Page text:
Also in October, exports of goods and services dropped AUD -2.2B to AUD 40.8B. Imports rose AUD 0.1B to AUD 36.2B. Trade surplus narrowed to AUD 4.5B, below expectation of AUD 6.5B.

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                          US oil inventory dropped -4.9m, WTI staying is corrective rise from 50.86

                            US commercial crude oil inventories (excluding those in the Strategic Petroleum Reserve) dropped -4.9m barrels in the week ending November 29, larger than expectation of -1.6m barrels decline. At 447.1m barrels, U.S. crude oil inventories are about 3% above the five year average for this time of year.

                            WTI crude oil’s choppy rise from 50.86 is still in progress. With 54.77 support defended, WTI could still spiral higher. However, upside momentum is not convincing as seen in daily MACD. The structure of the rise is also clearly corrective, thus, strong resistance should be seen below 63.04 to bring reversal to extend medium term sideway trading. on the downside, firm break of 54.77 support would target 50.86 support instead.

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                            US ISM non-manufacturing dropped to 53.9, sharp fall in production

                              US ISM Non-Manufacturing Composite dropped to 53.9 in November, down from 54.7, missed expectation of 54.5. Looking at some details, production dropped sharply by -5.4 to just 51.6. However, new orders rose 1.5 to 57.1. Employment also rose 1.8 to 55.5.

                              ISM’s Anthony Nieves said: “The non-manufacturing sector had a slight pullback in November. The respondents hope for a resolution on tariffs and continue to be hampered by constraints in labor resources.”

                              Full release here.

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                              BoC stands pat, statement much more upbeat

                                BoC kept overnight rate unchanged at 1.75% as widely expected. Canadian Dollar jumps as the central bank sounds more upbeat than in October. Most notably, in the accompanying statement, the language regarding resilience of Canada’s economy being tested was removed. Also, the monitoring of global slowdown spreading beyond investment was omitted.

                                Instead, BoC concluded today by saying “Based on developments since October, Governing Council judges it appropriate to maintain the current level of the overnight rate target. Future interest rate decisions will be guided by the Bank’s continuing assessment of the adverse impact of trade conflicts against the sources of resilience in the Canadian economy – notably consumer spending and housing activity. Fiscal policy developments will also figure into the Bank’s updated outlook in January..”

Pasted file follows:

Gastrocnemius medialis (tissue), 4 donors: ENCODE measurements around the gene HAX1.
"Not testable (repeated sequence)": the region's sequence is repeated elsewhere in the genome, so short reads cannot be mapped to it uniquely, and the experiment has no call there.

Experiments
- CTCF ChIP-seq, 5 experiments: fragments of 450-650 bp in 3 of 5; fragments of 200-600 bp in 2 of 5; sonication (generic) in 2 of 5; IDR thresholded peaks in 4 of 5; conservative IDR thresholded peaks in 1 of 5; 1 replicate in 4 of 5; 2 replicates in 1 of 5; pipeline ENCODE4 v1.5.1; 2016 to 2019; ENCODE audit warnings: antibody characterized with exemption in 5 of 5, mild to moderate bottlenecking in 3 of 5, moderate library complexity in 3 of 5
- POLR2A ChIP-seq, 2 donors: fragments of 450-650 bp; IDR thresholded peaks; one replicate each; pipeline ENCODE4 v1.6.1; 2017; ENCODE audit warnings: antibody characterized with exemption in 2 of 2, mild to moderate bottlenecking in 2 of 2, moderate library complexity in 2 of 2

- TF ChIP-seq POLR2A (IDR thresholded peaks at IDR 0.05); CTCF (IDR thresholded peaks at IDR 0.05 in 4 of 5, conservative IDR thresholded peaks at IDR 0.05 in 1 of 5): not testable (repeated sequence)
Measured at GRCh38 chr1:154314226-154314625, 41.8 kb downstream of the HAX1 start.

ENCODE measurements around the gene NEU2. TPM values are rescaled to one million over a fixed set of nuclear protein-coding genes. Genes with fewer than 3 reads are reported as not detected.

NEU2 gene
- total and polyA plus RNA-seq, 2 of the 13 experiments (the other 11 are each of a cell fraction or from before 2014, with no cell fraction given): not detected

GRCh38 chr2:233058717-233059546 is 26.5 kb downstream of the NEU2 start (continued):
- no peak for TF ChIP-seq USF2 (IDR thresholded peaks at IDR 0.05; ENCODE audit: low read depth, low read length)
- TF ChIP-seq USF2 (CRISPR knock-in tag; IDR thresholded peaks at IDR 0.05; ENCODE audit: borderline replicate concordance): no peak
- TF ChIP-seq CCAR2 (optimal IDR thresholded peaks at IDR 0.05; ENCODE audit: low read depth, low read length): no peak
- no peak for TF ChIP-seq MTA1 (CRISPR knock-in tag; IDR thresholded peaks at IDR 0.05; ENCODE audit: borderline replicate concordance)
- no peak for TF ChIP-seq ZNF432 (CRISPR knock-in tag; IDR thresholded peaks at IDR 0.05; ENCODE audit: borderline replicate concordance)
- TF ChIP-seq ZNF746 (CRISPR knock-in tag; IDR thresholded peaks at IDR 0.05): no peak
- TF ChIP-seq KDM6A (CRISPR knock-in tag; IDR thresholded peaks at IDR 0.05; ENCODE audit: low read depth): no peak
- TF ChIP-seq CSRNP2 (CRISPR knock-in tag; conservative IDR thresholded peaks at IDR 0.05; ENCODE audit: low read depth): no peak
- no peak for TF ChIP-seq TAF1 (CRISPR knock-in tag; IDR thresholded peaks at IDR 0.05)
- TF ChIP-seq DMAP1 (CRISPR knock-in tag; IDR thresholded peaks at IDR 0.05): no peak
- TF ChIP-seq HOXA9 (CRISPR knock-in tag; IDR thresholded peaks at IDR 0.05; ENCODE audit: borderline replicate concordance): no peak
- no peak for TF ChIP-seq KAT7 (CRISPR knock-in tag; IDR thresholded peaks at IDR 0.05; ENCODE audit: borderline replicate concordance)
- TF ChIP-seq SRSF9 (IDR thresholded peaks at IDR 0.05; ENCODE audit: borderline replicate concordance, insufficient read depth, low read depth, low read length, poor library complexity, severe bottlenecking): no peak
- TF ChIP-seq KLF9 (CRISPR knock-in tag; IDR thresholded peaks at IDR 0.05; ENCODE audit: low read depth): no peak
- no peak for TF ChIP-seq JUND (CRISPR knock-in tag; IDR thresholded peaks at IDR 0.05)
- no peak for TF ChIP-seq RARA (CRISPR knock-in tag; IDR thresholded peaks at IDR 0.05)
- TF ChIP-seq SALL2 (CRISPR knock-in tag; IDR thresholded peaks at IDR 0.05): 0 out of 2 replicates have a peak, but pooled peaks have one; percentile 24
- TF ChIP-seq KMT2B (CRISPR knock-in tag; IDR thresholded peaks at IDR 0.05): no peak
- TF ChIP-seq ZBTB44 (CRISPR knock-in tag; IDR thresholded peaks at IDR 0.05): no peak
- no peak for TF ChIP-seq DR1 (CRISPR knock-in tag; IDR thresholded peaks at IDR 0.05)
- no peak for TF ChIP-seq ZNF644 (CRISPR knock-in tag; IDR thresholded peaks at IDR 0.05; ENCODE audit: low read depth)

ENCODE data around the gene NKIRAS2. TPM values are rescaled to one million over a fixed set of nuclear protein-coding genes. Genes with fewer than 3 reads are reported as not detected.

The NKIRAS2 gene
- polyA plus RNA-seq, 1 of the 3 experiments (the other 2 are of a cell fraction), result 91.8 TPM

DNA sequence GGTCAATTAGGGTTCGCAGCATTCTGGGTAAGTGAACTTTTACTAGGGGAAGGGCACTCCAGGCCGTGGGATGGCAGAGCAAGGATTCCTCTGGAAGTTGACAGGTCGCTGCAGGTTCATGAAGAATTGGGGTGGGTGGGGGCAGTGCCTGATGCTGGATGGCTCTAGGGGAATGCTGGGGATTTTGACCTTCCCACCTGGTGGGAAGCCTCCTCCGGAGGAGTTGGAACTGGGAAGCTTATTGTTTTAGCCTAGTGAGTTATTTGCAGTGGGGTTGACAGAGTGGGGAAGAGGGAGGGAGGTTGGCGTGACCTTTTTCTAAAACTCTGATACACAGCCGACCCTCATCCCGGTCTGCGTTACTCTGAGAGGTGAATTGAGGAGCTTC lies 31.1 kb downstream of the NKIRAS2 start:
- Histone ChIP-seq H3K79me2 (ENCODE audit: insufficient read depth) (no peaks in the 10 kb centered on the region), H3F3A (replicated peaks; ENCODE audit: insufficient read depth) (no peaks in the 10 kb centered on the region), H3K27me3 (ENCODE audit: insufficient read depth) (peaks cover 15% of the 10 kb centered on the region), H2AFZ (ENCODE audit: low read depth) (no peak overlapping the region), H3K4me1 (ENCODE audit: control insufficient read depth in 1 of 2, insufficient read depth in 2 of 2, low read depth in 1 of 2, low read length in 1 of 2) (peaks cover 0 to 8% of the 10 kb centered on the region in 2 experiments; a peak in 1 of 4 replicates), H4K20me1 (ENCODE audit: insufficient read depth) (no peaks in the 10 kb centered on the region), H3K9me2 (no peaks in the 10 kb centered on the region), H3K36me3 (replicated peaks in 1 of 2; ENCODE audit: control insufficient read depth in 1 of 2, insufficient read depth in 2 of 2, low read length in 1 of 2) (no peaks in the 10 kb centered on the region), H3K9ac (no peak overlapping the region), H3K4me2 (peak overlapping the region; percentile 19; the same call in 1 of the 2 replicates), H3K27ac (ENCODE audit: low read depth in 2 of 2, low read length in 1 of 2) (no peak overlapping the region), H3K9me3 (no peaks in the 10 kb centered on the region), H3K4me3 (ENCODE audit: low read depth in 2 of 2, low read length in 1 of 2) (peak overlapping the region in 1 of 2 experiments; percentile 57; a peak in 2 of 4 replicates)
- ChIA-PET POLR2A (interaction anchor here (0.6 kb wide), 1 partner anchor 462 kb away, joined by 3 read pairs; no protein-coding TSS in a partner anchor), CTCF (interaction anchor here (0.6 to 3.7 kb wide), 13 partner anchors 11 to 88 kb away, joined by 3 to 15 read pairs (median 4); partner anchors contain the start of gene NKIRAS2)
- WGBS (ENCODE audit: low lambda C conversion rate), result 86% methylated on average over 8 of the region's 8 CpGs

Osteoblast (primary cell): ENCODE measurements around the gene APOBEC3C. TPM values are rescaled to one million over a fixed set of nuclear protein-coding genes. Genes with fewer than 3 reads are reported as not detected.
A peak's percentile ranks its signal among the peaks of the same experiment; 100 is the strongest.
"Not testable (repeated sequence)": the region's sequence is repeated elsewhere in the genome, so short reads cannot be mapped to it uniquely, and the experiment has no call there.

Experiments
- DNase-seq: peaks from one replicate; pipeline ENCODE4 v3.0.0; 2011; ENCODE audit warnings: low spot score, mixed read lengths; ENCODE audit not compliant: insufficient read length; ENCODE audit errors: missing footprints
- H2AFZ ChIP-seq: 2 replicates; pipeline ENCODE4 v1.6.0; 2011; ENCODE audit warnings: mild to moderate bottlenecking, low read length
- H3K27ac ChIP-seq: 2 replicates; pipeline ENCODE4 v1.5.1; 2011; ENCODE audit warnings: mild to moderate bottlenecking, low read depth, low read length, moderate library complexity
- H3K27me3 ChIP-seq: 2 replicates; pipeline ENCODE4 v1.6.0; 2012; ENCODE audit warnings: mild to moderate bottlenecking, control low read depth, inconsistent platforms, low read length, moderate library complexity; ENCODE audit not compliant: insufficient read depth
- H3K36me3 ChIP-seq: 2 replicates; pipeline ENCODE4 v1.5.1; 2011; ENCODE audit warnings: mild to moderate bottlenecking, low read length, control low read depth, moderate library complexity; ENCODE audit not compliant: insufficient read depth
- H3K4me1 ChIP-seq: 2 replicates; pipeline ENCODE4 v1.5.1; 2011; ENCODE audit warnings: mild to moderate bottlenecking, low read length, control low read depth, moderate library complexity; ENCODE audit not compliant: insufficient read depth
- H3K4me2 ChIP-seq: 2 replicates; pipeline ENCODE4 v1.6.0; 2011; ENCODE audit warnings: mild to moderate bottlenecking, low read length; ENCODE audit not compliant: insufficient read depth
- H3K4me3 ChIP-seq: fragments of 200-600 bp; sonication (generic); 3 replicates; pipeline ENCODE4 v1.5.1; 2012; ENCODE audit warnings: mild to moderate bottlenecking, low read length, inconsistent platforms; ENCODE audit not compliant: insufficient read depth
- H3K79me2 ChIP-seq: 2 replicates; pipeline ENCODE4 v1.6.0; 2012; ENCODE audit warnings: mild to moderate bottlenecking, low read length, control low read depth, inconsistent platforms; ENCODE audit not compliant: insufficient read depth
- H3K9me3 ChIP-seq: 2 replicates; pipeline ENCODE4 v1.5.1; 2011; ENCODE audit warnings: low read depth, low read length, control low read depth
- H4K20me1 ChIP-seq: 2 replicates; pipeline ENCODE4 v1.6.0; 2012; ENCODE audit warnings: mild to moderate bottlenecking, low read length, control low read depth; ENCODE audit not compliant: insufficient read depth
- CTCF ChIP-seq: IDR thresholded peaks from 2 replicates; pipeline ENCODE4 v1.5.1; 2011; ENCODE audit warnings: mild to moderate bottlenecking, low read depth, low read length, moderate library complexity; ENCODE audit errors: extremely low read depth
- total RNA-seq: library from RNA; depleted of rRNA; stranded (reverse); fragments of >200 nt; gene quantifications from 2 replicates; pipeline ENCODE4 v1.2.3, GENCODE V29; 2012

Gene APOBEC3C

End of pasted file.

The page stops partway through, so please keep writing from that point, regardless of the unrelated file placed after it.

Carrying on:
Back in October, BoC said, “All things considered, Governing Council judges it appropriate to maintain the current level of the overnight rate target. Governing Council is mindful that the resilience of Canada’s economy will be increasingly tested as trade conflicts and uncertainty persist. In considering the appropriate path for monetary policy, the Bank will be monitoring the extent to which the global slowdown spreads beyond manufacturing and investment. In this context, it will pay close attention to the sources of resilience in the Canadian economy – notably consumer spending and housing activity – as well as to fiscal policy developments.”

                                Full statement here.

                                 

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                                US ADP jobs grew only 67k, goods producers still struggled

                                  US ADP report showed 67k job growth in private sector only, well below expectation of 138k. Looking at some details, small businesses added 11k jobs. Medium businesses added 29k. Large businesses added 27k. By sector, goods-producing jobs contacted -18k. Service-providing jobs rose 85k.

                                  “In November, the labor market showed signs of slowing,” said Ahu Yildirmaz, vice president and co-head of the ADP Research Institute. “The goods producers still struggled; whereas, the service providers remained in positive territory driven by healthcare and professional services. Job creation slowed across all company sizes; however, the pattern remained largely the same, as small companies continued to face more pressure than their larger competitors.”

                                  Mark Zandi, chief economist of Moody’s Analytics, said, “The job market is losing its shine. Manufacturers, commodity producers, and retailers are shedding jobs. Job openings are declining and if job growth slows any further unemployment will increase.”

                                  Full release here.

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                                  China blasts US Uighur Act, set no timeline for trade deal

                                    In expected fashion, China blasted US House passage of the Uighur Act of 2019 with fierce reaction. Foreign Ministry Spokeswoman Hua Chung Ying criticized US lawmakers as “too ignorant, too shameless and too hypocritical”. And, “any wrong words and deeds must pay the due price.” She added that China will not set any timeline or deadline for a trade deal with the US. And it would take “decisive”countermeasures to defend its interests against US protectionism.